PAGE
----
Immediate family means, for the purposes of the Statement of Financial Interests reporting only, a spouse, domestic partner, and the adult children of the filer, spouse, or domestic partner. "Immediate family" means a spouse, child whether by blood or operation of law, parent, step-parent, spouse's parent or child, or sibling of the whole or half blood of a County official or employee.
Income means any money, thing of value or other pecuniary benefit received or to be received in return for, or as reimbursement for, services rendered or to be rendered. The term does not include gifts; governmentally mandated payments or benefits; retirement, pension or annuity payments funded totally by contributions of the County official or employee; or miscellaneous, incidental income of minor dependent children.
Private enterprise means any activity conducted by any person, whether conducted for profit or not for profit and includes the ownership of real or personal property. Private enterprise does not include any activity of the federal, State or local government or of any department, authority or instrumentality of the federal, State or local government.
Reasonably foreseeable means an event which should be expected or anticipated based upon credible past and present facts known to a reasonable observer or participant at the time a decision is made or an action taken.
Recusal means, including but not limited to, withdrawing from sponsorship, deliberation, vote, research, preparation, discussion, negotiation, contract formation, policy making, planning, decision making, and/or implementation of a matter. It also includes a prohibition on conducting, in an official capacity, any private or public discussion of a measure raising a conflict or improper appearance. As soon as a potential conflict or improper appearance arises or is recognized, an official or employee must end direct or indirect participation, advice, input, direction, recommendation, or discussion, as well as refraining from vote, if the person is a not an elected official. Elected officials may choose to avoid recusal and may vote if they follow the alternate process described in Subsection 2.03.103.A.2.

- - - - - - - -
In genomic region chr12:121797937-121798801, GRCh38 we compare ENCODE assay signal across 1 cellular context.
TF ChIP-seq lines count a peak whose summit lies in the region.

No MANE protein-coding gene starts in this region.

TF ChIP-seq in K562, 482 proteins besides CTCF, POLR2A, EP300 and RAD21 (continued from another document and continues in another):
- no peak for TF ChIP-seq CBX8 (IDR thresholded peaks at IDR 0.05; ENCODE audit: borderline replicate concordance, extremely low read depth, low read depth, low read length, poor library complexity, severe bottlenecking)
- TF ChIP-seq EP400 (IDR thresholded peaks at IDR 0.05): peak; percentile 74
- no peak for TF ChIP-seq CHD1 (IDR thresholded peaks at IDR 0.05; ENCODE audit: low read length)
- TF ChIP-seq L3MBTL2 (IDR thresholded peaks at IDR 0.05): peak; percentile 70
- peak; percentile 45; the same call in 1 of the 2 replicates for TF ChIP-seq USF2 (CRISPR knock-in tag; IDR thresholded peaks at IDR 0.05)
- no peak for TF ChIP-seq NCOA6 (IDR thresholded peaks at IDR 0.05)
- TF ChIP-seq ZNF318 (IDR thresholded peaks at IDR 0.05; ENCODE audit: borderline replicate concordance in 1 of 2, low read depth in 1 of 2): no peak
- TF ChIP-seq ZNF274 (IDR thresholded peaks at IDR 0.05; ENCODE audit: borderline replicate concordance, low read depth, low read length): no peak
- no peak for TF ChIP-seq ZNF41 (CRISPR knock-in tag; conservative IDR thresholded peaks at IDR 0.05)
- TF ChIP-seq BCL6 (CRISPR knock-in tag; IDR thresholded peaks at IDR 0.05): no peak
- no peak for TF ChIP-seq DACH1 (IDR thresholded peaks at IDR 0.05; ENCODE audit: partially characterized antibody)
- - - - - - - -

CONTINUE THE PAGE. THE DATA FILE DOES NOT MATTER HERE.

Regulated by New Castle County means that an entity operating in New Castle County as a business or nonprofit organization requires approval from or regulation by New Castle County in order to lawfully conduct one or more business activities.
Regulation includes, but is not limited to, obtaining permits, registering residential rental property, or trade licensing, but does not include the payment of property taxes, sewer service charges, individual library use charges, park fees, animal licensing fees or other similar fees.
The New Castle County Ethics Code prohibits conduct on the part of County officials or employees which either creates the appearance of impropriety even where no direct conflict of interest is present. Specifically, conduct which creates an appearance of impropriety is prohibited by Section 2.03.104.A of the New Castle County Code.
To determine if an appearance of impropriety exists, the Delaware courts have stated that “[t]he test is… if the conduct would create in reasonable minds, with knowledge of all relevant facts, a perception that an
official’s ability to carry out [his or] her duties with integrity, impartiality and competence is impaired.” Hanson v. Delaware State Public Integrity Com’n,
2012WL3860732, at *16 (Del.Super. 2012), aff’d, 69 A.3d 370 (Del.Supr. 2013); and “[t]he test for appearance of impropriety is whether the conduct would create in reasonable minds, with knowledge of all the relevant circumstances that a reasonable inquiry would disclose, a perception that the [official’s] ability to carry out [the official’s] responsibilities with integrity, impartiality and competence is impaired.” In re Williams
, 701 A.2d 825, 832 (Del.Super. 1997). The courts have advised the Commission to look at the totality of the facts presented, and this Commission has historically applied this standard when reviewing the conduct of County officials and employees.
It is a violation of the New Castle County Ethics Code if a County official or employee uses his or her office or employment for his or her personal or private benefit, the benefit of a member of his or her immediate family, or a business with which he or she is associated.
The Ethics Code’s conduct rules in Section 2.03.104.A prohibit exercise of official authority which creates an appearance that the decisions or actions of a County official or employee are influenced by factors other than the merits of the matter for the decision. This prohibition exists because such conduct undermines public confidence in the impartiality of the individual or governmental body with which the employee or official is associated.